Herb Carver | Date 2018 | .
The benefits of practicing mindfulness in the workplace have been garnering more attention than ever, and it’s not hard to see why. According to industry data, employee stress and burnout is estimated to cause businesses as much as $300 billion a year in lost productivity and healthcare costs. On an individual level, unmanaged stress and anxiety can hurt your career, impact your personal relationships and social life, and even take a toll on your physical and mental health and wellbeing. Understanding how to apply mindfulness techniques to your professional and everyday life can help with everything from effectively managing stress and burnout, to increasing personal and organizational productivity.
What Is Mindfulness and How Can it Help?
The concept of mindfulness can be described as cultivating a sense of awareness of the present moment, from your thoughts and feelings to distractions – and even preconceived notions and judgements about your thoughts and feelings. Being grounded and focused in the moment and your immediate surroundings is especially relevant in the current climate of minute-by-minute distractions and competing factors for your attention. Have you ever found yourself checking an email on one device while typing a separate message on another device and trying to maintain a conversation all at the same time, for example?
Still, there are those who have some difficulty envisioning the relevance of mindfulness in the workplace. In fact, I’m often asked, “Isn’t mindfulness and meditation something that people practice in yoga studios and ashrams?”
While mindfulness is rooted in Buddhist tradition and meditation often does go hand in hand with other relaxation practices like yoga, it actually a secular practice. And it’s been catching on with busy executives and professionals from all walks of life for a reason. According to the Harvard Business Review, practicing meditation can improve and enhance a number of key leadership qualities such as:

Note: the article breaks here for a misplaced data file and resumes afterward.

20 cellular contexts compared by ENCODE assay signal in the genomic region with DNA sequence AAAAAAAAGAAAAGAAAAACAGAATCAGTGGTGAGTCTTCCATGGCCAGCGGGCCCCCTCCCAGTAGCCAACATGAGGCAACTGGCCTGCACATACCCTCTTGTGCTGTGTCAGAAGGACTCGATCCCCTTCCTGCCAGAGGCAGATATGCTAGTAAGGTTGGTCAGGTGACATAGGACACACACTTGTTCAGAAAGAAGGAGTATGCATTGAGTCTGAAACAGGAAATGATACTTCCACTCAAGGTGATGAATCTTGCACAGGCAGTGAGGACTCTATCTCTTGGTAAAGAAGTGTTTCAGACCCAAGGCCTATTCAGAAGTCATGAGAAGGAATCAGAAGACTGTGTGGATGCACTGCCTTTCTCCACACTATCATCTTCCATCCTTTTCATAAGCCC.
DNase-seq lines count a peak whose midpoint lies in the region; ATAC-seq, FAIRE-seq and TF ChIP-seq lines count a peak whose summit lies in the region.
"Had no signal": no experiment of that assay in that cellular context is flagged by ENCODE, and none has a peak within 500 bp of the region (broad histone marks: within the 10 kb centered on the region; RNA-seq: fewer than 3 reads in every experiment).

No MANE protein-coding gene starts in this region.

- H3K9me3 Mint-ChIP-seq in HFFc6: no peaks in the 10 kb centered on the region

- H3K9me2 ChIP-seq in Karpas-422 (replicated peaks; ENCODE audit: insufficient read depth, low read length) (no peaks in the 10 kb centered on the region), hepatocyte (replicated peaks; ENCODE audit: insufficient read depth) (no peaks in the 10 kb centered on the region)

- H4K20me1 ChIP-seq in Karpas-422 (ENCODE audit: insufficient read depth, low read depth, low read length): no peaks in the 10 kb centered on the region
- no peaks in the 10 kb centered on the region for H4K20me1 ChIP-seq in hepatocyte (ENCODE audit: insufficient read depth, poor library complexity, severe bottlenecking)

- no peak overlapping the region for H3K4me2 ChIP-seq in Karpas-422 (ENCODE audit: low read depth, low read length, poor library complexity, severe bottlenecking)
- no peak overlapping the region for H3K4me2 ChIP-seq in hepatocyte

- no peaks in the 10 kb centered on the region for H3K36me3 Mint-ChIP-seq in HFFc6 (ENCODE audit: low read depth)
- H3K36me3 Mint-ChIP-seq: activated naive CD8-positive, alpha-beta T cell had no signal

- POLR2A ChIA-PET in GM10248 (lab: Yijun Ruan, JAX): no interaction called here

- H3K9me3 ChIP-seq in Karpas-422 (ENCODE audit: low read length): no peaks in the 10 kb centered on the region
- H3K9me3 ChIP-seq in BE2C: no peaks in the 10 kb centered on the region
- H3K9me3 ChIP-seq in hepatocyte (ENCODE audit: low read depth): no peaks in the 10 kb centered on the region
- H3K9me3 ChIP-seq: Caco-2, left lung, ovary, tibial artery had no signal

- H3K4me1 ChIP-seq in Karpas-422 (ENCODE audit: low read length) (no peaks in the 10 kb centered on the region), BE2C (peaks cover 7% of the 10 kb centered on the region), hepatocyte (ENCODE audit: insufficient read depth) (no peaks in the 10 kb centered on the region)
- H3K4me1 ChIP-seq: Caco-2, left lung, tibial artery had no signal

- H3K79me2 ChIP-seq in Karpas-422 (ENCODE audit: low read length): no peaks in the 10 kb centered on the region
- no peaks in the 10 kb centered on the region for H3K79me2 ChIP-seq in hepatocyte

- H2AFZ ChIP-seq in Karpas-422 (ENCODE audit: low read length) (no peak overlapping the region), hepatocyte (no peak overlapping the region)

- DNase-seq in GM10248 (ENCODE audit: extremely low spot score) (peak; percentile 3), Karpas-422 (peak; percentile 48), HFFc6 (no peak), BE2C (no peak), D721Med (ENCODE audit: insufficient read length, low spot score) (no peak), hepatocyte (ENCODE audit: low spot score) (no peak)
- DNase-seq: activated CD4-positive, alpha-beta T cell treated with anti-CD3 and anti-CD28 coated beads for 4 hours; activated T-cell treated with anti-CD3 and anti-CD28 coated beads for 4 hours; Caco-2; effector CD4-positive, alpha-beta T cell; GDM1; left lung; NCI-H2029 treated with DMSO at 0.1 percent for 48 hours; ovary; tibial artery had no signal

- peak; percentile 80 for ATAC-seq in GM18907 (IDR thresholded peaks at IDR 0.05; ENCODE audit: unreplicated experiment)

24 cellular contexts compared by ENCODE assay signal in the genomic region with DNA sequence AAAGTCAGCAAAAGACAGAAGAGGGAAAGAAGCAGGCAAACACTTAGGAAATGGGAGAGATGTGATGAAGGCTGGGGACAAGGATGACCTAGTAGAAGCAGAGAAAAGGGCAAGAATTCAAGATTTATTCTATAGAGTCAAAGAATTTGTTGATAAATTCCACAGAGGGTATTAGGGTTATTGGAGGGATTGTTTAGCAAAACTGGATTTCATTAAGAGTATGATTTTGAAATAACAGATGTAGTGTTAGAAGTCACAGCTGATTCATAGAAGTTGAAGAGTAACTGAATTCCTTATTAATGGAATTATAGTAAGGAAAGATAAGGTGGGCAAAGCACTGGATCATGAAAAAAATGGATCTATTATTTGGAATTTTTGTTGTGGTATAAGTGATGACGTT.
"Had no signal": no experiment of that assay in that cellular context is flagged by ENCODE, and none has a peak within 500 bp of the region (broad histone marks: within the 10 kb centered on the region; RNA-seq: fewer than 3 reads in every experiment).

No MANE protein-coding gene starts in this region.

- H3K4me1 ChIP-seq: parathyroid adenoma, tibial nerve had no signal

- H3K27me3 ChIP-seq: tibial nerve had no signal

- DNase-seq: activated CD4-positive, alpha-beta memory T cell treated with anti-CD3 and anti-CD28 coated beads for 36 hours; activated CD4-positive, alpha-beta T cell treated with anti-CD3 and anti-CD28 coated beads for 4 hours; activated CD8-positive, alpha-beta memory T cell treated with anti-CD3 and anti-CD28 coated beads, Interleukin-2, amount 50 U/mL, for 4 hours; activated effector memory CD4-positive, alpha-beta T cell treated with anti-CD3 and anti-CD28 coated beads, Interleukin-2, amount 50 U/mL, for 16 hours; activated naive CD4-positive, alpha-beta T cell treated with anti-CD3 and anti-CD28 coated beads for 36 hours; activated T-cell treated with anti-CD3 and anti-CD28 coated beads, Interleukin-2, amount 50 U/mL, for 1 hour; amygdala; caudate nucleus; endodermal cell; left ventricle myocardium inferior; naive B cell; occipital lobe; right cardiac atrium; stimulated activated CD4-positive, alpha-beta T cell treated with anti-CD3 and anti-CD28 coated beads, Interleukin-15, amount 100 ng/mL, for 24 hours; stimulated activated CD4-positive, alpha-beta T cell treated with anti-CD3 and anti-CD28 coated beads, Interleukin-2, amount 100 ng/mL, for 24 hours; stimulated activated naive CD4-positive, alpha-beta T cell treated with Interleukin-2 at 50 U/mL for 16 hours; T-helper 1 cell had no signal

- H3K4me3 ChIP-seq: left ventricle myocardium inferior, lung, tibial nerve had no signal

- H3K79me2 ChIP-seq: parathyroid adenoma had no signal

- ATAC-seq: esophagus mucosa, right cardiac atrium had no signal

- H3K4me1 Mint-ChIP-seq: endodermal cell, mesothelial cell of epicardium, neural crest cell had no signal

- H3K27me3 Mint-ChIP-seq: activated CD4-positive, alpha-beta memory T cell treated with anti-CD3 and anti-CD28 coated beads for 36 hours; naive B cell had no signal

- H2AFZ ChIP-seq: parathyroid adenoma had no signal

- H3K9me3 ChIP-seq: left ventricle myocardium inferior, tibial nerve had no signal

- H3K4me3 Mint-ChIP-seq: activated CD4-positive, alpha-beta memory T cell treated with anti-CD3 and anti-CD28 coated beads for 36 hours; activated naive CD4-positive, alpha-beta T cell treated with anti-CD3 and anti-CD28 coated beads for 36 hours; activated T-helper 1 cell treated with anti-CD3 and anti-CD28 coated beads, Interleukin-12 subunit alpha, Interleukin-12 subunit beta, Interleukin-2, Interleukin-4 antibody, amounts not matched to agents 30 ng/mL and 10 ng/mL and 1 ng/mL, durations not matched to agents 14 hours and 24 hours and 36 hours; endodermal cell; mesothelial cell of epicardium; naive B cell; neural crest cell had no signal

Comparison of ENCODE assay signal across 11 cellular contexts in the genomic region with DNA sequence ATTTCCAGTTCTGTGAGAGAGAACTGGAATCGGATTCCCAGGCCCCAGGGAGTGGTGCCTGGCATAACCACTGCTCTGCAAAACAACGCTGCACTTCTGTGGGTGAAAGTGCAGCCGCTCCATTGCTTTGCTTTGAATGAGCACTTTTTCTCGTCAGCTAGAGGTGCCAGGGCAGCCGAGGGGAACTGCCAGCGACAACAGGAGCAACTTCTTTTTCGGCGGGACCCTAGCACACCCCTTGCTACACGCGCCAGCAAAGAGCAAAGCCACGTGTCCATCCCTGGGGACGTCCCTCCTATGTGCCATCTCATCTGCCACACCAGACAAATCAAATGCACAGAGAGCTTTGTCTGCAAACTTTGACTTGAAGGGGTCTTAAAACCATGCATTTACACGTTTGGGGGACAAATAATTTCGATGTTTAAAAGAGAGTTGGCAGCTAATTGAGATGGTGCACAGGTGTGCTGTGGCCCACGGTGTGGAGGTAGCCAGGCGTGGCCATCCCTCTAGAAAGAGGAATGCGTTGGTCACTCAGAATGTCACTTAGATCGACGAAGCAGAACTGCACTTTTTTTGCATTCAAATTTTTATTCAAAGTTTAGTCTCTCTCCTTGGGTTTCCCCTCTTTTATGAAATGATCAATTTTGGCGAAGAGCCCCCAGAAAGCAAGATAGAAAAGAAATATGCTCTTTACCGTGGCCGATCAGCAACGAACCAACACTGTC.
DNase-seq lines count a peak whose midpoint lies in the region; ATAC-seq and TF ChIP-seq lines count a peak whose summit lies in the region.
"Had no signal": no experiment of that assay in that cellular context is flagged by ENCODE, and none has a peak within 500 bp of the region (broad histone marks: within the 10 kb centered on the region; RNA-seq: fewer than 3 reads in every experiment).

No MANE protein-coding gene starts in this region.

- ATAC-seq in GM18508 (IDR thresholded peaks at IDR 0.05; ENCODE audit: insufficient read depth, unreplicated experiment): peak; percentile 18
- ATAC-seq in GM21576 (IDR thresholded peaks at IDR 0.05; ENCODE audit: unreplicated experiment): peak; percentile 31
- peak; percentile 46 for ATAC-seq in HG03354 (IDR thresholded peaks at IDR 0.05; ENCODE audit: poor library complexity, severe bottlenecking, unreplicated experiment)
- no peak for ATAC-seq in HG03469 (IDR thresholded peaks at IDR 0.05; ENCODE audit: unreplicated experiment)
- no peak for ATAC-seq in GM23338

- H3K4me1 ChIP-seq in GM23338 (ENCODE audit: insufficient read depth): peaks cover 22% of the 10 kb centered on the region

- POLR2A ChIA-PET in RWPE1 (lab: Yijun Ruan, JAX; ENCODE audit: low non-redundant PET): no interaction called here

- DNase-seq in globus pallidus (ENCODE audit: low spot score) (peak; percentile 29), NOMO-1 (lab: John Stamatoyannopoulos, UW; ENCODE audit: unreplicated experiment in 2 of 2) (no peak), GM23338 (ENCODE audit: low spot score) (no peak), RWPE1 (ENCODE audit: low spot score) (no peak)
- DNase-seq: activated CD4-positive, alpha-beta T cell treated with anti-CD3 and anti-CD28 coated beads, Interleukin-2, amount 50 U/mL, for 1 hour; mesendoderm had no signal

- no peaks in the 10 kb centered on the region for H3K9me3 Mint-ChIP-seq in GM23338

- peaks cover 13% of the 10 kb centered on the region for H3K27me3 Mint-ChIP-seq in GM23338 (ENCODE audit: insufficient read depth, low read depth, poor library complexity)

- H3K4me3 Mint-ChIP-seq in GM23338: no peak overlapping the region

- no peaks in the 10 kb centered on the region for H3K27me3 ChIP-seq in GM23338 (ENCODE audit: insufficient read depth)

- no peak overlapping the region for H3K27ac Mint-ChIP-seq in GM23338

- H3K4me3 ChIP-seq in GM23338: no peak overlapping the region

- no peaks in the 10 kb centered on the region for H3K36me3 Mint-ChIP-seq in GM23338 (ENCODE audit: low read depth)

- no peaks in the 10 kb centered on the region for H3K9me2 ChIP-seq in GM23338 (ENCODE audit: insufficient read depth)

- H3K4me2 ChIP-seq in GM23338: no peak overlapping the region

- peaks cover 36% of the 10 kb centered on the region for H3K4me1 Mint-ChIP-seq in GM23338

- Emotional intelligence
- Relationship building
But even if you are not a CEO, embracing mindfulness can still help you achieve your personal and professional goals.
What If I Hate Yoga and Don’t Want to Know How to Meditate?
Like any trend, there are many misconceptions about what mindfulness is, how to do it, and whether or not it is actually worth your time. For busy professionals who are generally already over-stressed and over-scheduled, the thought of adding yet another thing to an overflowing to-do list can be a recipe for even more stress and anxiety. Although the concept can be a little difficult to grasp at first, think of mindfulness not so much as a state of doing, but as a state of being.
How to Get Started
There are a number of resources available to help you get started on the journey towards slowing down and being present:
There’s an app for that – if you’re ready to give meditation a try but not sure where or how to get started, there are a number of apps and resources available to guide you through the process (or you can go the old-fashioned route and pick up a book). My app of choice is Calm, and a good book to start with is Pema Chodron’s How to Meditate: A Practical Guide to Making Friends with Your Mind.
Take a walk – Getting up out of the office and into the present moment will take some effort. Don’t have time (or the desire) to take a yoga class or meditate before, during or after work? Start small and set your alarm for a regularly scheduled break. Go outside for a mind-clearing walk. Try to pay attention to your surroundings and forget about work until you get back to your desk.
Take a deep breath and get out of your head – “Minding your breathing” is another core concept of practicing mindfulness. Try pausing throughout the day to see what’s happening with your breathing, breathe in a few deep breaths and see what happens.
Still not convinced? Consider the fact that billionaires like Oprah and Jeff Weiner swear by meditation and even firms like Goldman Sachs have jumped onboard the mindfulness train.